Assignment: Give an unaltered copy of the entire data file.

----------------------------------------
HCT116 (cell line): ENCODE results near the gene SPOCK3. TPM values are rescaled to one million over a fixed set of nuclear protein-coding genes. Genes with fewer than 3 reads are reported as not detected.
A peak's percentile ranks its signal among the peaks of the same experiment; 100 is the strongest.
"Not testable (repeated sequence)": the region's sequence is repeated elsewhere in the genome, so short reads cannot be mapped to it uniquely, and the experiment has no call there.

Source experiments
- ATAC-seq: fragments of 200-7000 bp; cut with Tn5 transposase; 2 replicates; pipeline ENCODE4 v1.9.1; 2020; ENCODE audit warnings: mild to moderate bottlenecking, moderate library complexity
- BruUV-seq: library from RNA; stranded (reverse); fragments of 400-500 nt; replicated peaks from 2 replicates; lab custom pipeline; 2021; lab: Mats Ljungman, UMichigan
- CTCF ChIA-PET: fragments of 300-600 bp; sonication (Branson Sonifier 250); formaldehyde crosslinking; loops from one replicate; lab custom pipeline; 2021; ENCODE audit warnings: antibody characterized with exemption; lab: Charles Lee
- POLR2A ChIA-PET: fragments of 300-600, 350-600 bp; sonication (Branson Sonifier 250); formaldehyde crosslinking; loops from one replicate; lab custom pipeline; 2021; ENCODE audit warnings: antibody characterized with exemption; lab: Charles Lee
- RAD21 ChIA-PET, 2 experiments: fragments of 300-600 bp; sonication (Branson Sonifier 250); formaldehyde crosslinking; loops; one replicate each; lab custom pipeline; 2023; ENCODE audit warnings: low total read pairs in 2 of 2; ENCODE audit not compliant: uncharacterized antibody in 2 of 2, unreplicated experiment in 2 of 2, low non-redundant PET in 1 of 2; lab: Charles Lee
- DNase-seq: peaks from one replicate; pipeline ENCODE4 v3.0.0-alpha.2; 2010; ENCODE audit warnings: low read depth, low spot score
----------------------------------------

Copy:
HCT116 (cell line): ENCODE results near the gene SPOCK3. TPM values are rescaled to one million over a fixed set of nuclear protein-coding genes. Genes with fewer than 3 reads are reported as not detected.
A peak's percentile ranks its signal among the peaks of the same experiment; 100 is the strongest.
"Not testable (repeated sequence)": the region's sequence is repeated elsewhere in the genome, so short reads cannot be mapped to it uniquely, and the experiment has no call there.

Source experiments
- ATAC-seq: fragments of 200-7000 bp; cut with Tn5 transposase; 2 replicates; pipeline ENCODE4 v1.9.1; 2020; ENCODE audit warnings: mild to moderate bottlenecking, moderate library complexity
- BruUV-seq: library from RNA; stranded (reverse); fragments of 400-500 nt; replicated peaks from 2 replicates; lab custom pipeline; 2021; lab: Mats Ljungman, UMichigan
- CTCF ChIA-PET: fragments of 300-600 bp; sonication (Branson Sonifier 250); formaldehyde crosslinking; loops from one replicate; lab custom pipeline; 2021; ENCODE audit warnings: antibody characterized with exemption; lab: Charles Lee
- POLR2A ChIA-PET: fragments of 300-600, 350-600 bp; sonication (Branson Sonifier 250); formaldehyde crosslinking; loops from one replicate; lab custom pipeline; 2021; ENCODE audit warnings: antibody characterized with exemption; lab: Charles Lee
- RAD21 ChIA-PET, 2 experiments: fragments of 300-600 bp; sonication (Branson Sonifier 250); formaldehyde crosslinking; loops; one replicate each; lab custom pipeline; 2023; ENCODE audit warnings: low total read pairs in 2 of 2; ENCODE audit not compliant: uncharacterized antibody in 2 of 2, unreplicated experiment in 2 of 2, low non-redundant PET in 1 of 2; lab: Charles Lee
- DNase-seq: peaks from one replicate; pipeline ENCODE4 v3.0.0-alpha.2; 2010; ENCODE audit warnings: low read depth, low spot score